Treat grade 1 ankle sprains with ice, compression and proprioceptive exercises. Grade 2 ankle sprains require CAM walker immobilization for two to four weeks followed by the use of an ankle brace. Physical therapy is very helpful after three weeks to help reduce the pain and inflammation. A popular ankle brace for college and professional players is the ASO ankle brace, which patients wear over a sock and has laces with Velcro straps for support. Taping is not as popular anymore as we have found it often loosens up 50 percent after one hour of use. Patients can tighten ankle braces periodically as needed if they are wearing them while playing.
Grade 3 ankle sprains will require more time off the court as they often require six weeks of immobilization in a CAM walker and ankle brace, and then at least four weeks of physical therapy prior to the patient returning to the court. Even after the ankle heals from a sprain, we recommend using an ASO ankle brace for at least one year after the injury for grade 2 or grade 3 sprains to help prevent recurrence. Despite proprioceptive exercises, the ankle is vulnerable to recurrence with the physical demands of playing tennis.
How Can Tennis Players Recover From Plantar Fasciitis?
Pain in the heel and arch is a common injury in tennis players. This injury is a result of chronic overuse caused by microtearing of the fascia fibers secondary to longitudinal midtarsal joint supination with subtalar joint pronation. The microtearing that occurs initiates an inflammatory response in an attempt to repair the damaged fibers. The pain produced is most often localized to the attachment site of the plantar fascia at the medial tubercle of the os calcis. Pain may be most severe when taking the first few steps out of bed in the morning or when warming up to play tennis. The pain may gradually lessen with exercise only to return after a period of rest.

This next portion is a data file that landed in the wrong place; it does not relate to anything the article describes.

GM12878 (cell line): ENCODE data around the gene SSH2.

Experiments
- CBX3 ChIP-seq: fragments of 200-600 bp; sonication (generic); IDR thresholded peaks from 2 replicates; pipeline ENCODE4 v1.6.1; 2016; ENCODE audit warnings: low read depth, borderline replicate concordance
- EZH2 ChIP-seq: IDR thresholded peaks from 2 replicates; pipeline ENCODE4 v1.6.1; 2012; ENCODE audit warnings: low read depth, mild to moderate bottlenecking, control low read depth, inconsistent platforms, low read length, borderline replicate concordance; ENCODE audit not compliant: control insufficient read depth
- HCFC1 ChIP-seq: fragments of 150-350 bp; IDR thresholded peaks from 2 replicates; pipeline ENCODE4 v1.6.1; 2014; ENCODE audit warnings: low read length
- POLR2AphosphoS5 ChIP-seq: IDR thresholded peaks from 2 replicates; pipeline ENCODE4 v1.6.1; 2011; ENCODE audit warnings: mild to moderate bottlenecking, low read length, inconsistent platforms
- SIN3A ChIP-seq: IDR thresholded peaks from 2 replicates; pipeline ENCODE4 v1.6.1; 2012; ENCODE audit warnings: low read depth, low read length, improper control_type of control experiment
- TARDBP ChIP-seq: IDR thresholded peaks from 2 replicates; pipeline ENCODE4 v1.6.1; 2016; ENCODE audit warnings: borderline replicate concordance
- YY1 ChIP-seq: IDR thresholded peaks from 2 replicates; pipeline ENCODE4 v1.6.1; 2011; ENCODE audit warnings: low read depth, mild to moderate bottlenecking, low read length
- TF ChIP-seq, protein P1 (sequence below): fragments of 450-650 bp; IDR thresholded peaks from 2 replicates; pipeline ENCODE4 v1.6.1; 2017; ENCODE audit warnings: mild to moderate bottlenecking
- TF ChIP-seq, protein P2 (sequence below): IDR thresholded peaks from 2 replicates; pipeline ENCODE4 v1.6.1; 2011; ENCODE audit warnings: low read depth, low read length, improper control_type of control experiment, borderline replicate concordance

Treatment for plantar fasciitis should initially include ice, calf stretching, over-the-counter orthotics, oral anti-inflammatories and using more supportive shoes. If the pain persists, treatment often includes a night splint and a corticosteroid injection. For long-term pain relief and prevention of recurrence, we often recommend custom orthotics. We recommend a semi-rigid polypropylene device with a soft top cover. Research has shown that custom orthotics help reduce peak pressures on the feet at specific plantar regions, which will help prevent recurrence of the injury.16
Preventing Injuries Before Athletes Take The Court
Fitness training has evolved in recent years to help prevent injuries and enhance play. Prior to playing, patients often perform dynamic exercises to help warm up the hamstring, groin and hip muscles. This may include straight leg swings, skipping, light jogging and side to side shuffling. After playing, static stretching and yoga exercises are the most important factors in muscle recovery and maintaining elasticity of the muscles. Professional players such as Roger Federer and Novak Djokovic will often spend 30 to 60 minutes stretching and doing yoga-type exercises after a match or long practice.